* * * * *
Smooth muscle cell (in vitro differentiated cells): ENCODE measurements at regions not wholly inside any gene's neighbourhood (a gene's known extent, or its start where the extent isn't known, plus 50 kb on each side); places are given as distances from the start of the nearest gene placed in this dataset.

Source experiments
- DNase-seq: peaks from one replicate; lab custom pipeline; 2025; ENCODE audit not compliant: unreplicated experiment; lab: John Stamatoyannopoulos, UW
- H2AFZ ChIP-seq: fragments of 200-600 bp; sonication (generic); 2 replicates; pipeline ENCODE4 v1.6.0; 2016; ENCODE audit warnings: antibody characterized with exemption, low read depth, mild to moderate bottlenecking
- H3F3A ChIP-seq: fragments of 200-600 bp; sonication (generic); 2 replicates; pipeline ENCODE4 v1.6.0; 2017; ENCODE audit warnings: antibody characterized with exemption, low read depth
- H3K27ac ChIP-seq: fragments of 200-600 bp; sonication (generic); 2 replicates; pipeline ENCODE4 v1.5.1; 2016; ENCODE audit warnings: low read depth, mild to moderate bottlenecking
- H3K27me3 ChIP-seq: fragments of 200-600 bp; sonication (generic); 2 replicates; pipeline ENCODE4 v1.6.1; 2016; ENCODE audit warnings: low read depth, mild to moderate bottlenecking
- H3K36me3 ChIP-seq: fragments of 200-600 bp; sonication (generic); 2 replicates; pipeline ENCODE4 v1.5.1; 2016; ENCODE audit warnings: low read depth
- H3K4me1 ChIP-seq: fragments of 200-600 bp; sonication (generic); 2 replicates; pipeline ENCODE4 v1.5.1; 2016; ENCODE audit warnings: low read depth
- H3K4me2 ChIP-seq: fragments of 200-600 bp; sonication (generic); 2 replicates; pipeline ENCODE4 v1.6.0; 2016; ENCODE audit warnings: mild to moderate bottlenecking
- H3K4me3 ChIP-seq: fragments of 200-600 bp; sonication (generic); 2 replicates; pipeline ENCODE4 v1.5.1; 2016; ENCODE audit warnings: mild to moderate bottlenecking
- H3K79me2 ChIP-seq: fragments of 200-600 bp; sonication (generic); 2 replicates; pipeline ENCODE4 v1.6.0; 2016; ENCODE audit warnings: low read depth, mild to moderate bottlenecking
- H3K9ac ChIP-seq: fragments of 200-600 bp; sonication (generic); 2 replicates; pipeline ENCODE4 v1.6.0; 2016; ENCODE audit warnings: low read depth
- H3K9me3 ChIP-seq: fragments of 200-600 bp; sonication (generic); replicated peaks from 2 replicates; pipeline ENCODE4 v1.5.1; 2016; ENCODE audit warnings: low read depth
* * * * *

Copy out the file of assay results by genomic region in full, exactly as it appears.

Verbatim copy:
Smooth muscle cell (in vitro differentiated cells): ENCODE measurements at regions not wholly inside any gene's neighbourhood (a gene's known extent, or its start where the extent isn't known, plus 50 kb on each side); places are given as distances from the start of the nearest gene placed in this dataset.

Source experiments
- DNase-seq: peaks from one replicate; lab custom pipeline; 2025; ENCODE audit not compliant: unreplicated experiment; lab: John Stamatoyannopoulos, UW
- H2AFZ ChIP-seq: fragments of 200-600 bp; sonication (generic); 2 replicates; pipeline ENCODE4 v1.6.0; 2016; ENCODE audit warnings: antibody characterized with exemption, low read depth, mild to moderate bottlenecking
- H3F3A ChIP-seq: fragments of 200-600 bp; sonication (generic); 2 replicates; pipeline ENCODE4 v1.6.0; 2017; ENCODE audit warnings: antibody characterized with exemption, low read depth
- H3K27ac ChIP-seq: fragments of 200-600 bp; sonication (generic); 2 replicates; pipeline ENCODE4 v1.5.1; 2016; ENCODE audit warnings: low read depth, mild to moderate bottlenecking
- H3K27me3 ChIP-seq: fragments of 200-600 bp; sonication (generic); 2 replicates; pipeline ENCODE4 v1.6.1; 2016; ENCODE audit warnings: low read depth, mild to moderate bottlenecking
- H3K36me3 ChIP-seq: fragments of 200-600 bp; sonication (generic); 2 replicates; pipeline ENCODE4 v1.5.1; 2016; ENCODE audit warnings: low read depth
- H3K4me1 ChIP-seq: fragments of 200-600 bp; sonication (generic); 2 replicates; pipeline ENCODE4 v1.5.1; 2016; ENCODE audit warnings: low read depth
- H3K4me2 ChIP-seq: fragments of 200-600 bp; sonication (generic); 2 replicates; pipeline ENCODE4 v1.6.0; 2016; ENCODE audit warnings: mild to moderate bottlenecking
- H3K4me3 ChIP-seq: fragments of 200-600 bp; sonication (generic); 2 replicates; pipeline ENCODE4 v1.5.1; 2016; ENCODE audit warnings: mild to moderate bottlenecking
- H3K79me2 ChIP-seq: fragments of 200-600 bp; sonication (generic); 2 replicates; pipeline ENCODE4 v1.6.0; 2016; ENCODE audit warnings: low read depth, mild to moderate bottlenecking
- H3K9ac ChIP-seq: fragments of 200-600 bp; sonication (generic); 2 replicates; pipeline ENCODE4 v1.6.0; 2016; ENCODE audit warnings: low read depth
- H3K9me3 ChIP-seq: fragments of 200-600 bp; sonication (generic); replicated peaks from 2 replicates; pipeline ENCODE4 v1.5.1; 2016; ENCODE audit warnings: low read depth